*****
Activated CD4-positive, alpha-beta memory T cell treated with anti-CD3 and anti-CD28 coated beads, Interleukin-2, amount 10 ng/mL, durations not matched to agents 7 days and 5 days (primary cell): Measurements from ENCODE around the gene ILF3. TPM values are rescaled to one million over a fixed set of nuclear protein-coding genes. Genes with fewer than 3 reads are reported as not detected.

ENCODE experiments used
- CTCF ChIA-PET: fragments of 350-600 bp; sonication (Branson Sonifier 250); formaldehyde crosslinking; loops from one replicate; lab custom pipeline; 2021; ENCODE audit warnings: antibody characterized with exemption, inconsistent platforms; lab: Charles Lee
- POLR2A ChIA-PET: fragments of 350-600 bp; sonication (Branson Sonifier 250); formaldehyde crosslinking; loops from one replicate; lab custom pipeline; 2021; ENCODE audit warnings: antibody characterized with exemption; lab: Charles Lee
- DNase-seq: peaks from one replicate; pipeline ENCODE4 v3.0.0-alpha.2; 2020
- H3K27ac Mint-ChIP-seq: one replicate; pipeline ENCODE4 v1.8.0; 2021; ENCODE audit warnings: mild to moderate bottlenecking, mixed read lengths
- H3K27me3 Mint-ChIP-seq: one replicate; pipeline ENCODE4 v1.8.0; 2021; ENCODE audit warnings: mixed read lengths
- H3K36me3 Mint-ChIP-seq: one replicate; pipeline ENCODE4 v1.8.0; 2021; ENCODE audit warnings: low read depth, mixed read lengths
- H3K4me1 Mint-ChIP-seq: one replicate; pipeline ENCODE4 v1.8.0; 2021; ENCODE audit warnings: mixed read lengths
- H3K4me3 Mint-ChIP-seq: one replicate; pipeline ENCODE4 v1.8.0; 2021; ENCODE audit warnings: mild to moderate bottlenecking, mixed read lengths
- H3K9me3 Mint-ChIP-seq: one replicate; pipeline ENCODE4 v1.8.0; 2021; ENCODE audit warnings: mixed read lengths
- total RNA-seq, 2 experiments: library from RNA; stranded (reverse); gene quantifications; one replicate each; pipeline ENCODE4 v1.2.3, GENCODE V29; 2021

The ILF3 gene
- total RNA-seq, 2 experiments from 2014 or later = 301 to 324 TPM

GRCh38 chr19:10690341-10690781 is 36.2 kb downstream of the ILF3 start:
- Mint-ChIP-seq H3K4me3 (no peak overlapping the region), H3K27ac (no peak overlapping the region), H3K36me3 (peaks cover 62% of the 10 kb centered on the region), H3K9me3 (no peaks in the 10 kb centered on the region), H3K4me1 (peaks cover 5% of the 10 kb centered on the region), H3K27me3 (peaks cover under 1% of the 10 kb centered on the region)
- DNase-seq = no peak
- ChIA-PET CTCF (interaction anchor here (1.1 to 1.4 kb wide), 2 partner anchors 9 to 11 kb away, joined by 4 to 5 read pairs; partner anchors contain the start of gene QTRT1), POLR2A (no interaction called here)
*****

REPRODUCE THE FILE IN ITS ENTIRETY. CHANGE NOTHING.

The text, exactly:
Activated CD4-positive, alpha-beta memory T cell treated with anti-CD3 and anti-CD28 coated beads, Interleukin-2, amount 10 ng/mL, durations not matched to agents 7 days and 5 days (primary cell): Measurements from ENCODE around the gene ILF3. TPM values are rescaled to one million over a fixed set of nuclear protein-coding genes. Genes with fewer than 3 reads are reported as not detected.

ENCODE experiments used
- CTCF ChIA-PET: fragments of 350-600 bp; sonication (Branson Sonifier 250); formaldehyde crosslinking; loops from one replicate; lab custom pipeline; 2021; ENCODE audit warnings: antibody characterized with exemption, inconsistent platforms; lab: Charles Lee
- POLR2A ChIA-PET: fragments of 350-600 bp; sonication (Branson Sonifier 250); formaldehyde crosslinking; loops from one replicate; lab custom pipeline; 2021; ENCODE audit warnings: antibody characterized with exemption; lab: Charles Lee
- DNase-seq: peaks from one replicate; pipeline ENCODE4 v3.0.0-alpha.2; 2020
- H3K27ac Mint-ChIP-seq: one replicate; pipeline ENCODE4 v1.8.0; 2021; ENCODE audit warnings: mild to moderate bottlenecking, mixed read lengths
- H3K27me3 Mint-ChIP-seq: one replicate; pipeline ENCODE4 v1.8.0; 2021; ENCODE audit warnings: mixed read lengths
- H3K36me3 Mint-ChIP-seq: one replicate; pipeline ENCODE4 v1.8.0; 2021; ENCODE audit warnings: low read depth, mixed read lengths
- H3K4me1 Mint-ChIP-seq: one replicate; pipeline ENCODE4 v1.8.0; 2021; ENCODE audit warnings: mixed read lengths
- H3K4me3 Mint-ChIP-seq: one replicate; pipeline ENCODE4 v1.8.0; 2021; ENCODE audit warnings: mild to moderate bottlenecking, mixed read lengths
- H3K9me3 Mint-ChIP-seq: one replicate; pipeline ENCODE4 v1.8.0; 2021; ENCODE audit warnings: mixed read lengths
- total RNA-seq, 2 experiments: library from RNA; stranded (reverse); gene quantifications; one replicate each; pipeline ENCODE4 v1.2.3, GENCODE V29; 2021

The ILF3 gene
- total RNA-seq, 2 experiments from 2014 or later = 301 to 324 TPM

GRCh38 chr19:10690341-10690781 is 36.2 kb downstream of the ILF3 start:
- Mint-ChIP-seq H3K4me3 (no peak overlapping the region), H3K27ac (no peak overlapping the region), H3K36me3 (peaks cover 62% of the 10 kb centered on the region), H3K9me3 (no peaks in the 10 kb centered on the region), H3K4me1 (peaks cover 5% of the 10 kb centered on the region), H3K27me3 (peaks cover under 1% of the 10 kb centered on the region)
- DNase-seq = no peak
- ChIA-PET CTCF (interaction anchor here (1.1 to 1.4 kb wide), 2 partner anchors 9 to 11 kb away, joined by 4 to 5 read pairs; partner anchors contain the start of gene QTRT1), POLR2A (no interaction called here)